By Esther Lamarre, Assistant Director, Graduate Student & Alumni Career Programs

The question of when is it time to consider graduate school is a popular topic for many graduating seniors and alumni. Often it is the result of a frustrating experience navigating a job search process that has yielded few leads and zero offers. Many alumni tend to question their bachelor’s level education and view an advanced degree as the only choice that will provide employment security.
It’s not.

Do NOT apply to graduate level programs if this is the reason you’re applying:

1. I want a guaranteed job.
While this reasoning makes perfect sense in an ideal world, today’s job market is not an ideal world. Therefore, a master’s degree (or even a PhD) will not guarantee you a job.  In fact, there are many people who change career paths after securing an advanced degree because they are unable to land a job in their field of choice.  Job security is not based on whether or not you have another degree. Job security includes many different variables such as job demand, the economy, your background and experiences, where you live (or want to live), etc. Make sure you are exploring all factors before assuming a graduate degree will provide a blanket safety net for a future job.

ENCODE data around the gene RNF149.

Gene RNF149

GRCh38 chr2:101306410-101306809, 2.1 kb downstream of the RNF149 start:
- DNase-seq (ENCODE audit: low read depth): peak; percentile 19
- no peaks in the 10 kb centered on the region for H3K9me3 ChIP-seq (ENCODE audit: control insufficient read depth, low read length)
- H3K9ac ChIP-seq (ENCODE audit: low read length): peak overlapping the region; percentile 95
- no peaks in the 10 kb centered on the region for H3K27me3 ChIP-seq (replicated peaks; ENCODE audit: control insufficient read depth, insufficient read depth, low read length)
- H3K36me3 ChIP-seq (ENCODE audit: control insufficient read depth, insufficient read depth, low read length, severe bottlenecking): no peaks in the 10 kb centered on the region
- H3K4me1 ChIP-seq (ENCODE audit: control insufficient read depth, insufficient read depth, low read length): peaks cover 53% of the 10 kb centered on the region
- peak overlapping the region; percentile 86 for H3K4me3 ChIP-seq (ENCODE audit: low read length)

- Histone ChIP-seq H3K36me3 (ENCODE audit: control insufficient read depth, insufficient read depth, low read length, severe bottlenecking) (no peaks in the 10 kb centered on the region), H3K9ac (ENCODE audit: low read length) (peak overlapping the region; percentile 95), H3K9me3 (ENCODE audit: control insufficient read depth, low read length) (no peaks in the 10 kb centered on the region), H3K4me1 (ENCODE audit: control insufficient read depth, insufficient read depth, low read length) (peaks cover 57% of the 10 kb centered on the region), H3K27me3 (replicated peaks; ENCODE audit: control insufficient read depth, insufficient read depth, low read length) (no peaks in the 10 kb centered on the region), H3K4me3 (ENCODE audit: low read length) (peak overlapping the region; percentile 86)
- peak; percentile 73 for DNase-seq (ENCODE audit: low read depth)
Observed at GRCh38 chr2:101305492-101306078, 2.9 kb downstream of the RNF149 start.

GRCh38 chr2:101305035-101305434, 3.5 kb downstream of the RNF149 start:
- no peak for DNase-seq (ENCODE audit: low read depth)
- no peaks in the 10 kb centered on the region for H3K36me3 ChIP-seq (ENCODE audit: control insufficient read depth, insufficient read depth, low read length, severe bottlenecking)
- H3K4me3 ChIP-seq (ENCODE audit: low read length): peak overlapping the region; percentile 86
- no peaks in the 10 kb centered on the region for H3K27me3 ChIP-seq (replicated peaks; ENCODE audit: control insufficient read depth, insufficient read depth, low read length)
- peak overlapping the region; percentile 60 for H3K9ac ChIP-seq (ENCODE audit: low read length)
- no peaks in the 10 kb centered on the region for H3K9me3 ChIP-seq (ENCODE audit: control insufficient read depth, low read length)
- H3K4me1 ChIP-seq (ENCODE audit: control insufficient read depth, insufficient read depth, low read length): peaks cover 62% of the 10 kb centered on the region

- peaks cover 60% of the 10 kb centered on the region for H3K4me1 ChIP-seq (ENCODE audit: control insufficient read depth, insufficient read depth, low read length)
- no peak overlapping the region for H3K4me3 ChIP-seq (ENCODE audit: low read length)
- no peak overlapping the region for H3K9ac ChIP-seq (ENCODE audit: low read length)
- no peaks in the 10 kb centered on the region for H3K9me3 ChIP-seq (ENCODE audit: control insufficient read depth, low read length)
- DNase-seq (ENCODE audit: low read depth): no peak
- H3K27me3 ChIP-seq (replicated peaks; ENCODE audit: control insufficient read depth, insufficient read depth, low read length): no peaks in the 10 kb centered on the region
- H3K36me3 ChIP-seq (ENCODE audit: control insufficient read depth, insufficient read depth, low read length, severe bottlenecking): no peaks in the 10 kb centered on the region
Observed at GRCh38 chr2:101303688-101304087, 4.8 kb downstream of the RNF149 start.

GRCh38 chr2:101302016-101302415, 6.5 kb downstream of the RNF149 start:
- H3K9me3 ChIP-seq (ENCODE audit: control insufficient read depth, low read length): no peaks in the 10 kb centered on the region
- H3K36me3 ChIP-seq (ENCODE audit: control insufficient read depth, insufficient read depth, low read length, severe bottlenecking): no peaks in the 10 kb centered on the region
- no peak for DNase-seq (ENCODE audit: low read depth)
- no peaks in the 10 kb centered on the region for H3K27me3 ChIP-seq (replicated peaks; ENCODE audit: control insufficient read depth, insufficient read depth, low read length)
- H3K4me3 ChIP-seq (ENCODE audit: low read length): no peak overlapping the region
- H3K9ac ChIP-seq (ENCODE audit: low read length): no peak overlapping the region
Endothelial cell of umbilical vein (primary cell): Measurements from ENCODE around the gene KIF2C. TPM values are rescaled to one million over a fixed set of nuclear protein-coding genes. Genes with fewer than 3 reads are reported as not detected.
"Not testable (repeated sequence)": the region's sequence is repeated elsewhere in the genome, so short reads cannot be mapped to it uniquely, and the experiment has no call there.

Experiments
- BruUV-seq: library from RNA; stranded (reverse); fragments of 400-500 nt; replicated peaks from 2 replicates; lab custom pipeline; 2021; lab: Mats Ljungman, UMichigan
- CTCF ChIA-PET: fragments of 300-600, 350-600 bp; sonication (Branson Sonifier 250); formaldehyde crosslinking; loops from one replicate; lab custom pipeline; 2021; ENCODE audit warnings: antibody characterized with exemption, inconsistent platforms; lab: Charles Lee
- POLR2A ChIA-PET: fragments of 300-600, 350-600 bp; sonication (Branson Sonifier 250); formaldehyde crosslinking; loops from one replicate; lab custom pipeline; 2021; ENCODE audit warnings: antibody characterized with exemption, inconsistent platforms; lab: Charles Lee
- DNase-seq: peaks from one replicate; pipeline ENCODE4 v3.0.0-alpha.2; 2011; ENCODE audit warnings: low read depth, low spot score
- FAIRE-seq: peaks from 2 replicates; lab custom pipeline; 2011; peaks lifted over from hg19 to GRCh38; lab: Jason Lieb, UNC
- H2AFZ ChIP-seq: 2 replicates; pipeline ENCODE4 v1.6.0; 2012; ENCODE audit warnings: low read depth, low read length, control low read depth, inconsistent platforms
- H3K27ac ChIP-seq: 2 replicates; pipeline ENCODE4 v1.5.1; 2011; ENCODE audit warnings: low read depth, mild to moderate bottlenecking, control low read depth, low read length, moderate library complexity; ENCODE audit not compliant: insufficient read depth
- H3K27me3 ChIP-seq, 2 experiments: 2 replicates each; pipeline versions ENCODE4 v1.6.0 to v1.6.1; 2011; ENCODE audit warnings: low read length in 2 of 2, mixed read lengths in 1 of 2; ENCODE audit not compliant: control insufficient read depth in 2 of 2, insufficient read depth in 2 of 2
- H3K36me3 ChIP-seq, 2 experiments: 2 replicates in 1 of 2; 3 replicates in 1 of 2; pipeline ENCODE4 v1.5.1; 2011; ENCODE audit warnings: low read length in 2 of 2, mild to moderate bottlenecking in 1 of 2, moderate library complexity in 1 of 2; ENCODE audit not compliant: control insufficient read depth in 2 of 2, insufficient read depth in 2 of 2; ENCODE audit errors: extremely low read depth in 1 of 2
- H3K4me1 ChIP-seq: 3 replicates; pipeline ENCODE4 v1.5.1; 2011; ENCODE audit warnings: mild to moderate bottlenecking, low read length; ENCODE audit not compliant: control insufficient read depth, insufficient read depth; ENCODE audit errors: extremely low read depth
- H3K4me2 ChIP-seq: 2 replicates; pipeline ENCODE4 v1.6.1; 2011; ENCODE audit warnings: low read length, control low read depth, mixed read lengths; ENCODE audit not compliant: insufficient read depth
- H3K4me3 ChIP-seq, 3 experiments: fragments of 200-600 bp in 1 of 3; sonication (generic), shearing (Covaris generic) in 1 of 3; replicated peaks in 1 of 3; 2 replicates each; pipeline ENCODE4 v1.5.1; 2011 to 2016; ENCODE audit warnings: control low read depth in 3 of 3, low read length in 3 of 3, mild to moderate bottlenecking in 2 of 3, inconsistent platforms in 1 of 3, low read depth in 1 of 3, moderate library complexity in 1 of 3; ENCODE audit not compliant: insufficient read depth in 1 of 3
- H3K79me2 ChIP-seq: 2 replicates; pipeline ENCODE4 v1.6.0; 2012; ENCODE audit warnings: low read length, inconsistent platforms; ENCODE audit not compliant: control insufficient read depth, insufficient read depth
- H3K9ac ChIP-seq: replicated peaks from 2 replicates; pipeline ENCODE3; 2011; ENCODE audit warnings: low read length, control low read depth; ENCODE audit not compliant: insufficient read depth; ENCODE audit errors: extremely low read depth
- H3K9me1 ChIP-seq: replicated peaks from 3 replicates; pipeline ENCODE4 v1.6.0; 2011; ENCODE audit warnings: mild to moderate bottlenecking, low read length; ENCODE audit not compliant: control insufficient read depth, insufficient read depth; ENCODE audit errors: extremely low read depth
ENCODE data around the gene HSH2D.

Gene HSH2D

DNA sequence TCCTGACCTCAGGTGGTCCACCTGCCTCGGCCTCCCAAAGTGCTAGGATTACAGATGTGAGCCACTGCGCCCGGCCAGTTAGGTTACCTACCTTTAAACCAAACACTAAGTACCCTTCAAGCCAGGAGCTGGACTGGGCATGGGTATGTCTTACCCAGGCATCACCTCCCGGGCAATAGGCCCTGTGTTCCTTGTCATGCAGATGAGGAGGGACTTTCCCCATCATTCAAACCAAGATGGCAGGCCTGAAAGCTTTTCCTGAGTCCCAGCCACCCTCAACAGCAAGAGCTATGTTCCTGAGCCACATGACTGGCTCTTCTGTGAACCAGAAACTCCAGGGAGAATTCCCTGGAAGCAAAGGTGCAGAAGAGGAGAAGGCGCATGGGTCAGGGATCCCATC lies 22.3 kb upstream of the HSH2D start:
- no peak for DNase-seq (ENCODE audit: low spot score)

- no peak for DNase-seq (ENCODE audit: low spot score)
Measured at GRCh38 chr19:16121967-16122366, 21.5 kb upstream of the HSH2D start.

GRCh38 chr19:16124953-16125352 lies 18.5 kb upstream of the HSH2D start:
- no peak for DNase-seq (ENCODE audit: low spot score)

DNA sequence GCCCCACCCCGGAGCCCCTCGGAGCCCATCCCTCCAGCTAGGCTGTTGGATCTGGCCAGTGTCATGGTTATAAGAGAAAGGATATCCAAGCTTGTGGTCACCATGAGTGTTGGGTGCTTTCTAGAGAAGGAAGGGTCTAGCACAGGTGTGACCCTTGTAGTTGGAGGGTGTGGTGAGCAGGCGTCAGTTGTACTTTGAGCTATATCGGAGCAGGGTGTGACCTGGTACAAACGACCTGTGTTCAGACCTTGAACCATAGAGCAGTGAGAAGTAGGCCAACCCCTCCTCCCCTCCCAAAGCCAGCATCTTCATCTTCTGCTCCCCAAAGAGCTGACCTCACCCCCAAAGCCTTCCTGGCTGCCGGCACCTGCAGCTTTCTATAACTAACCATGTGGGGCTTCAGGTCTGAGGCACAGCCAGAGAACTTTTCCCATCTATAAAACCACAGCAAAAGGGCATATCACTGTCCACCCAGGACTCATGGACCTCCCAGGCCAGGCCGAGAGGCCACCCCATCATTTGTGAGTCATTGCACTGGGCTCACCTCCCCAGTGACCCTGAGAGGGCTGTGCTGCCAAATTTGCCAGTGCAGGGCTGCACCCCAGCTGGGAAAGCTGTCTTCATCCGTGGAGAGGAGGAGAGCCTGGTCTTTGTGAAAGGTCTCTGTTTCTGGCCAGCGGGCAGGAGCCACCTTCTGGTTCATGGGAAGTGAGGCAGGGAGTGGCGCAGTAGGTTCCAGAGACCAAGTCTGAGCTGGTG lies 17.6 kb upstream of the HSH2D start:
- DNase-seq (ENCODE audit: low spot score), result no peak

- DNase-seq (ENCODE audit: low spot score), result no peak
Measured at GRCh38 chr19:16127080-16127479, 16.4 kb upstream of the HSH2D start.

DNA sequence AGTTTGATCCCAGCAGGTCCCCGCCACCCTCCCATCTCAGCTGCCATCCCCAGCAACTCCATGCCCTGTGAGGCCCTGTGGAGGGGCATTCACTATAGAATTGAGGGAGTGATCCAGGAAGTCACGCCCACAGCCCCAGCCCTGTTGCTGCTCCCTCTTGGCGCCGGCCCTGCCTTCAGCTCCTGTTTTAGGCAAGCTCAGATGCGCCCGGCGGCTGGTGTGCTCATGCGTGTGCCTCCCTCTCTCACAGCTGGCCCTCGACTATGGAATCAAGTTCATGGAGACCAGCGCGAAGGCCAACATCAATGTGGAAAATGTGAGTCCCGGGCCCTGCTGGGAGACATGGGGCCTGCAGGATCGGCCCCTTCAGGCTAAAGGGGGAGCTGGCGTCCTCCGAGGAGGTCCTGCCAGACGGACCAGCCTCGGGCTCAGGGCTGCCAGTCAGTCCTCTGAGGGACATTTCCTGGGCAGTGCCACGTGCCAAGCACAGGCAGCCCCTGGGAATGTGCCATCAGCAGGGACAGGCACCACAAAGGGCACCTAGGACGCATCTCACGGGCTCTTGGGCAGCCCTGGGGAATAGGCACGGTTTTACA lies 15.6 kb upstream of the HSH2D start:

2. I can easily finish a program in 1-2 years.
Timing certainly plays a critical role when it comes to deciding whether or not a graduate degree is the right choice. However, just because you can easily completely a short 1-2 year program doesn’t necessarily mean you should – especially if you’re paying for it. It is more important to know how this degree will complement or enhance your current experiences, education, or future goals.  For instance, if you have a bachelor’s degree in sociology and your goal is to manage a nonprofit organization, how will a one year chemistry master’s degree help you to achieve that goal?  You may have the time (and even resources) to quickly complete a program but if does not align with your future goals, you are wasting time, energy, and money.

3. I have no idea what I want to do next. 
If you have no idea where your career is headed, a graduate program isn’t going to help you figure that out any faster.  In fact, you will likely waste time, energy, and money pursuing a degree you later realize you never wanted and/or needed.  Instead, it would be a better of use of your time to spend some time identifying your interests and passions and related careers.

4. I will be more marketable with a graduate degree.
Marketability comes from how you talk about your experiences and education.  In some instances, a recent graduate with a bachelor’s degree can be more marketable than a seasoned professional with an MBA because the recent graduate is better at showcasing related experiences and knows how to sell those experiences.  A graduate degree will not automatically make you marketable if you cannot articulate the connection for future employers. A graduate degree does not equal marketable.

5. I’m not ready to start paying back my student loans. 
Eventually everyone has to pay back student loans.  Piling on more debt simply because you want to hold on to that forbearance option is probably the worst financial decision ever. Just don’t do it. Being a lifelong student is great – when the financial responsibility will not eventually haunt you.